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In more than 70 cities protests have taken place against the war in Ukraine, and in support of political prisoners.
Around the world, in more than 70 cities protests have taken place against the war in Ukraine, and in support of political prisoners. Among the participants in these protests were residents of their respective countries, as well as emigrants who, at various times and for various reasons, have left Russia.
The protests are timed to a date that is significant to Russian society - it has been 2 years since Alexei Navalny’s return to Russia. Navalny, one of the leaders of the Russian opposition, and founder of the Anti-Corruption Foundation was poisoned with a chemical weapon by the FSB in the summer of 2020. He survived the poisoning, and received treatment in Germany, deciding after this to return to Russia. On the 17th of January, 2021, police took him away at the passport control at Sheremetyevo Airport. Since then, for over 2 years, Alexei has been imprisoned. Through a fabricated criminal case, he has been given a prison sentence of over 10 years. Alexei is the most well-known political prisoner in Russia. There are currently more than 1,000 political prisoners in Russia - those who were deprived of their freedom because they criticized the government and the war it started.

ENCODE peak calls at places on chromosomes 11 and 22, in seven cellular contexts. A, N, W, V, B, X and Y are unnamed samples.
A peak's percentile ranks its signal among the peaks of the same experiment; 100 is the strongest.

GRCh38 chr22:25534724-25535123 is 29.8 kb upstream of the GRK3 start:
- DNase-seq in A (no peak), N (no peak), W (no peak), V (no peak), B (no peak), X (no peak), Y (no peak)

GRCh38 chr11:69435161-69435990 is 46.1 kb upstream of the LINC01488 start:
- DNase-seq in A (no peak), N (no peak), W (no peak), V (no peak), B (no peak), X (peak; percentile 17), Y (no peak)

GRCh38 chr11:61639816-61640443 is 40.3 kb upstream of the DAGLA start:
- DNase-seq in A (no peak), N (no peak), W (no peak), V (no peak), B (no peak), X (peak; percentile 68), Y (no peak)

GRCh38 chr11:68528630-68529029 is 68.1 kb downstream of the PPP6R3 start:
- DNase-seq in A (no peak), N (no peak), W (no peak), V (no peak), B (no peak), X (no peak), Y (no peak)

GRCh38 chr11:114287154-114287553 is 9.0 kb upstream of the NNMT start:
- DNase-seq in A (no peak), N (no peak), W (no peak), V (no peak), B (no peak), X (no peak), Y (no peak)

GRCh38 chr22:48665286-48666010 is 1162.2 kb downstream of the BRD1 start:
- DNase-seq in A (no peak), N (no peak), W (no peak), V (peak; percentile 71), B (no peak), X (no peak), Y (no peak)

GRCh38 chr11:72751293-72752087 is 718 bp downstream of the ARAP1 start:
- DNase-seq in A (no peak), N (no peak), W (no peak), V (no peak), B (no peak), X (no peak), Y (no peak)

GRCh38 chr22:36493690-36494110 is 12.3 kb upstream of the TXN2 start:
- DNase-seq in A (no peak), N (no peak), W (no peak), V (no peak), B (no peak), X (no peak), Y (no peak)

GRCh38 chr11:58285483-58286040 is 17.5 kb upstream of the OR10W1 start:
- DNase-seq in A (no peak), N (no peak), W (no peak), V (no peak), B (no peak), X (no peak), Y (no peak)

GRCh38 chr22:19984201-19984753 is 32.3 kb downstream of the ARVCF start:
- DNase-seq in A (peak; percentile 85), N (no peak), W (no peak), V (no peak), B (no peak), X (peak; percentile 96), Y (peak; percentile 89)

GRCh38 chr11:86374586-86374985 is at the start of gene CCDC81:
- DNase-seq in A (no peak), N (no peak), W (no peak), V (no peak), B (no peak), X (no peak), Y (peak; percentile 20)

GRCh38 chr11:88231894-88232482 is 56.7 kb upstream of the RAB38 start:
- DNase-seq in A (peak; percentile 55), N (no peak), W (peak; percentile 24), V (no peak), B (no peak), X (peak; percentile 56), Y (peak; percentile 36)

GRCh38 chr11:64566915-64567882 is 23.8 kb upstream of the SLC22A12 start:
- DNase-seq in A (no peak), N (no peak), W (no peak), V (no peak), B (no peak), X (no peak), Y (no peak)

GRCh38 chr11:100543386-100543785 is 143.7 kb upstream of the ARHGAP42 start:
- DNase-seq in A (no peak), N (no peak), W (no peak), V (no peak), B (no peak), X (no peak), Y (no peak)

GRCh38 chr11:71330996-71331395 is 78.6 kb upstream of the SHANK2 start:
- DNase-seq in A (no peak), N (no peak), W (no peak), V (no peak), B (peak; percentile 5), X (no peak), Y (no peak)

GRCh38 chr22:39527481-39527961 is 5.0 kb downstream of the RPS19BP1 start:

Such protests have not been held in Russia in recent days, and are not planned for the near future. Observing the events related to Russia, one might question why this is. Some conclude that Russian society is aligned with the government’s politics. The reality, however, suggests otherwise. Over the last decade, opportunities for peaceful protest in Russia have been increasingly few. By 2023, the risk associated with protesting rose further - people already not in the best of economic conditions are afraid of risking jobs, and finances (a fine for so-called “discredit of the armed forces” is equal to 40,000 rubles), or dismissal from institutions under control by the state or by an administration supportive thereof. Furthermore, the police response to protests against Navalny’s arrest and the Russian invasion of Ukraine has been marked by violence. The human rights organization OVD-Info has recorded 20,467 instances of police brutality and politically motivated arrests in 2022.
For months, various organizations have chosen not to initiate mass protests in Russia. For example, the movement “Vesna” announced a call for picketing in response to Russia’s hypocritical truce proposal during Orthodox Christmas. A day later, after the announcement received criticism, it was deleted, and the organization apologized, agreeing that such actions, at this moment, carry an immense risk, disproportionate to their utility.
The aforementioned worldwide rallies express protest for those unable to do so themselves. For those imprisoned for their political views. For those living in a country where people are frightened by the very real risk of losing everything for those views. If you aren’t threatened by criticism of the Russian government and the war it started - become one of these voices. Help activists in your country, donate to charitable organizations and raise awareness.